Six days before the Passover Jesus came to Bethany, the home of Lazarus, whom he had raised from the dead. There they gave a dinner for him. Martha served, and Lazarus was one of those at the table with him. Mary took a pound of costly perfume made of pure nard, anointed Jesus’ feet, and wiped them with her hair. The house was filled with the fragrance of the perfume. But Judas Iscariot, one of his disciples (the one who was about to betray him), said, ‘Why was this perfume not sold for three hundred denarii and the money given to the poor?’ (He said this not because he cared about the poor, but because he was a thief; he kept the common purse and used to steal what was put into it.) Jesus said, ‘Leave her alone. She bought it so that she might keep it for the day of my burial. You always have the poor with you, but you do not always have me.’ When the great crowd of the Jews learned that he was there, they came not only because of Jesus but also to see Lazarus, whom he had raised from the dead. So the chief priests planned to put Lazarus to death as well, since it was on account of him that many of the Jews were deserting and were believing in Jesus.
The word ‘anointed’ appears three times in John’s Gospel, by my count. In Chapter 1, Andrew tells Simon Peter “‘We have found the Messiah’ (which is translated Anointed)”, and then there are two references to this story – slightly oddly, Mary is described in Chapter 11 as ‘the one who anointed’ Jesus, even before we get to this story in Chapter 12! [I can hear my writer friend Fiona giving John editorial feedback: “You’ve got too many Marys in this story. Give your characters names with different initials so the reader can remember which is which!”].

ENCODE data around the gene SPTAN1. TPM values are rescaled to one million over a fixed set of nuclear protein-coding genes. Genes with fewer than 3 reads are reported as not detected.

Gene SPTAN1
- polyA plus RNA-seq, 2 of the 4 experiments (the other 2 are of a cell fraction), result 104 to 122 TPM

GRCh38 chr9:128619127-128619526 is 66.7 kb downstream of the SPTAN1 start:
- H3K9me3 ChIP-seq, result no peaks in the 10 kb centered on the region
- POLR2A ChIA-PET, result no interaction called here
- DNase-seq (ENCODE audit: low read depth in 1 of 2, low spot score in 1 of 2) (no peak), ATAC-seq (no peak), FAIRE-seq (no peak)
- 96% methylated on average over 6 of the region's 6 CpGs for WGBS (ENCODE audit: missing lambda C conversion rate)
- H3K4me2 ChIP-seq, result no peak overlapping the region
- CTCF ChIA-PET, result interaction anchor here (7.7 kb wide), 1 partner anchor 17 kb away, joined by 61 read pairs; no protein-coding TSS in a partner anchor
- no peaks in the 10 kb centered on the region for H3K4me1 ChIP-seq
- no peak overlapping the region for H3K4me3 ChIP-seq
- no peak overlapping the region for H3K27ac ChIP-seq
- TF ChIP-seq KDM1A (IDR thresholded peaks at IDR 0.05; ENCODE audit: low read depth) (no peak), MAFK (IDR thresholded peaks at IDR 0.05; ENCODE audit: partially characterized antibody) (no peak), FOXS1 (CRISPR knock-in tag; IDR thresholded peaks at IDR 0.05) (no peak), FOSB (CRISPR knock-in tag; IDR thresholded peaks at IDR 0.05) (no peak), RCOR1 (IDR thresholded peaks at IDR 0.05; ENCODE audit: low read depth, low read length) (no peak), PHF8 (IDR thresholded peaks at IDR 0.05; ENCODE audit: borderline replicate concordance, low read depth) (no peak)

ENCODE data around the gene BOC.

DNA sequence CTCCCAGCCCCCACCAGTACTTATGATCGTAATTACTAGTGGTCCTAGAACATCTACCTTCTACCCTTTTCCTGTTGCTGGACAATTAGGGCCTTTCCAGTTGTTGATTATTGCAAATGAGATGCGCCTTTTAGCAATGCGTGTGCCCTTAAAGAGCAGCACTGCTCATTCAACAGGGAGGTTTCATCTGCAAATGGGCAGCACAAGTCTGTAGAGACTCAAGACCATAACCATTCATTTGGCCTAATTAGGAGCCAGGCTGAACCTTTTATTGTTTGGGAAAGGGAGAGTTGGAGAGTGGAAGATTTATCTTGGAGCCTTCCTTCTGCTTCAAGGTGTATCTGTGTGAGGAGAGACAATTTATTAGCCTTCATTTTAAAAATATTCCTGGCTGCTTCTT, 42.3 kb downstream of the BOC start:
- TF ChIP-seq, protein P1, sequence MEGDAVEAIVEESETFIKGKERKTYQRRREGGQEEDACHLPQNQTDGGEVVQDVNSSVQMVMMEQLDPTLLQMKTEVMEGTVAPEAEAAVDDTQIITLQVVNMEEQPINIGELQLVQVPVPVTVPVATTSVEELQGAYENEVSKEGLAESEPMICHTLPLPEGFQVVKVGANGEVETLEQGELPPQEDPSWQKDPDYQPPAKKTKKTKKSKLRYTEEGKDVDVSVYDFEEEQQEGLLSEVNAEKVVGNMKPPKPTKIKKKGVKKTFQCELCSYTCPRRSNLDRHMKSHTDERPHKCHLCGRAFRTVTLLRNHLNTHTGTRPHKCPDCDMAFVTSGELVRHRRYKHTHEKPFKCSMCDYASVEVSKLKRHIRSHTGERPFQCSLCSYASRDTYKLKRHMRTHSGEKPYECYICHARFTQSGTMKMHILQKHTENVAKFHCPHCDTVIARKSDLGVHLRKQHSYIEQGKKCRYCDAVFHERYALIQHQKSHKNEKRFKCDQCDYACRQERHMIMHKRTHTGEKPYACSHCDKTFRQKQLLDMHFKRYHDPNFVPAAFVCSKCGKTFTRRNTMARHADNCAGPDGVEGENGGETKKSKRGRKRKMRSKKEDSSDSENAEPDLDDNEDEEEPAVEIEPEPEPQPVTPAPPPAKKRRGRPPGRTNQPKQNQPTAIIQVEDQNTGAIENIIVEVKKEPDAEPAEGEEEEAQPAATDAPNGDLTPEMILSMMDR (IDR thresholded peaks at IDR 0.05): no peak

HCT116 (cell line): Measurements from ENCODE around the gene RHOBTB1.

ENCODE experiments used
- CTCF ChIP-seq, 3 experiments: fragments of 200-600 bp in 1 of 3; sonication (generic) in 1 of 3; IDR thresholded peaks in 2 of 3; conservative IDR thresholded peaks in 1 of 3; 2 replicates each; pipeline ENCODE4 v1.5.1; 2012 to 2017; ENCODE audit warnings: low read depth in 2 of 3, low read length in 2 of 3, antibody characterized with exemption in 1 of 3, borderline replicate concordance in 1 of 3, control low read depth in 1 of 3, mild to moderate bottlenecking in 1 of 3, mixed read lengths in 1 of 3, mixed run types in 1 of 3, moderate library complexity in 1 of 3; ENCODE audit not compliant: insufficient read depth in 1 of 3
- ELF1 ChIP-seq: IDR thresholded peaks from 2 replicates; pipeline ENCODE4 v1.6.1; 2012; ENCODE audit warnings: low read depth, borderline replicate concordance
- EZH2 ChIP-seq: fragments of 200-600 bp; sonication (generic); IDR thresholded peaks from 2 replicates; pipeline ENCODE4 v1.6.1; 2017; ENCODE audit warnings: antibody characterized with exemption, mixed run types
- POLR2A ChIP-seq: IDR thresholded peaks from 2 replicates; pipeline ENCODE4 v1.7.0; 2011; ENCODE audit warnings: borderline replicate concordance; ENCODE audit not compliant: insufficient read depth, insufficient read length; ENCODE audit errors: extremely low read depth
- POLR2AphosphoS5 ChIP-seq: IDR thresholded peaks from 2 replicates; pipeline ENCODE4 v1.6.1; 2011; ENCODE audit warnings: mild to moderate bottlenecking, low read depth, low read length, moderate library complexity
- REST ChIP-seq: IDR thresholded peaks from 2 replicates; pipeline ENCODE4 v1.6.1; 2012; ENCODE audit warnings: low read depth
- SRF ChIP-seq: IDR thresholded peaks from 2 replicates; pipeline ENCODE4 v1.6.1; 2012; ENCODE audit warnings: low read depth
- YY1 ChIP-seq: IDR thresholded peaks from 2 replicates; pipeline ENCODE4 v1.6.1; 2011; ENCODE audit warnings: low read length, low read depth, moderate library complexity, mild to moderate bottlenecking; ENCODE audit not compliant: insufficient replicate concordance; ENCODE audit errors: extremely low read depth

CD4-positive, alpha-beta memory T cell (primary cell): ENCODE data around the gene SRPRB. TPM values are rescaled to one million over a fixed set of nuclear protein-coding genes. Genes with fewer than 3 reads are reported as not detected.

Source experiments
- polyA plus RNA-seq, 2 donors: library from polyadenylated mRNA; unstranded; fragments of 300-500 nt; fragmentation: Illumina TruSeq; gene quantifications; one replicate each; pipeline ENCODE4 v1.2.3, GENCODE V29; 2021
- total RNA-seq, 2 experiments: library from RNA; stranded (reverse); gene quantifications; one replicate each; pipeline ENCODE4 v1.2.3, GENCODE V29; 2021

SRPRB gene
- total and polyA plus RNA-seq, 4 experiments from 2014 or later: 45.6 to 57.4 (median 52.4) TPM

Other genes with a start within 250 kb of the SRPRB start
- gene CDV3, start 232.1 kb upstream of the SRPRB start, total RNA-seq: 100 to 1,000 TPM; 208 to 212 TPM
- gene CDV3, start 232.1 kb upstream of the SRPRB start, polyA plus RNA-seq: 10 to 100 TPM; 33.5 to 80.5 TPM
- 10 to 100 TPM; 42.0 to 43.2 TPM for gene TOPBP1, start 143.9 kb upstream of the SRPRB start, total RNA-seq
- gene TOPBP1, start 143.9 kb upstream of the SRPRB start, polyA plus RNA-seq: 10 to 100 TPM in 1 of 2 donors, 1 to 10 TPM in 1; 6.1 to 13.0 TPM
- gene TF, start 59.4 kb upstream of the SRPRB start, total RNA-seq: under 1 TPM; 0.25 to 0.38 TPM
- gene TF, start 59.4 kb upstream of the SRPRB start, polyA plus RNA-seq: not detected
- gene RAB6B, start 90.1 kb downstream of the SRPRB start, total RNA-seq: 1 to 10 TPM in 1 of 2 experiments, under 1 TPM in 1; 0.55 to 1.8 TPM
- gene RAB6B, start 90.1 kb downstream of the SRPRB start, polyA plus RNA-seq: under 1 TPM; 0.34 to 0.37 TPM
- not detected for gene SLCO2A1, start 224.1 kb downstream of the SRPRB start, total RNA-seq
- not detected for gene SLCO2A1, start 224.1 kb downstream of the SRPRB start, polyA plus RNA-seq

What an interesting anointment, though. Not anointing with holy oils on the head as a King or Priest might be, but anointing with burial perfumes on the feet – and by a woman, not some powerful man. Not for the first or last time, Jesus’s life confounds those who are expecting a mighty king or warrior. I see a parallel with Matthew’s story of the Magi; their gifts included frankincense and myrrh, with their costly fragrance and use for anointing. Even in life, Jesus is brought gifts that prefigure death. It feels incongruous – almost like asking a dinner guest to stand up so we can measure them for their coffin!
I think Mary had a sense that she wouldn’t have Jesus for long, and wanted to show the depth of her love and respect. After all, the rumblings have already started after the raising of Lazarus. The way she lives in the moment is shocking to Judas, who can think of better ways to spend her money (though John comments that his concern for fiscal prudence had a darker motivation). Is it shocking to us, conditioned to think of saving for rainy days and to shun excessive consumption?
Lord, We give thanks for those like Mary, who have the perception to see what we cannot or will not.
Help us when we hesitate and fail to act because we might need to do something else later.
Challenge us when we fail to rejoice because we think sorrow is just round the corner.
Prompt us to hear your call now and not just when it’s convenient to us.
And may we live life in its fullest, and enable our neighbours to do so too.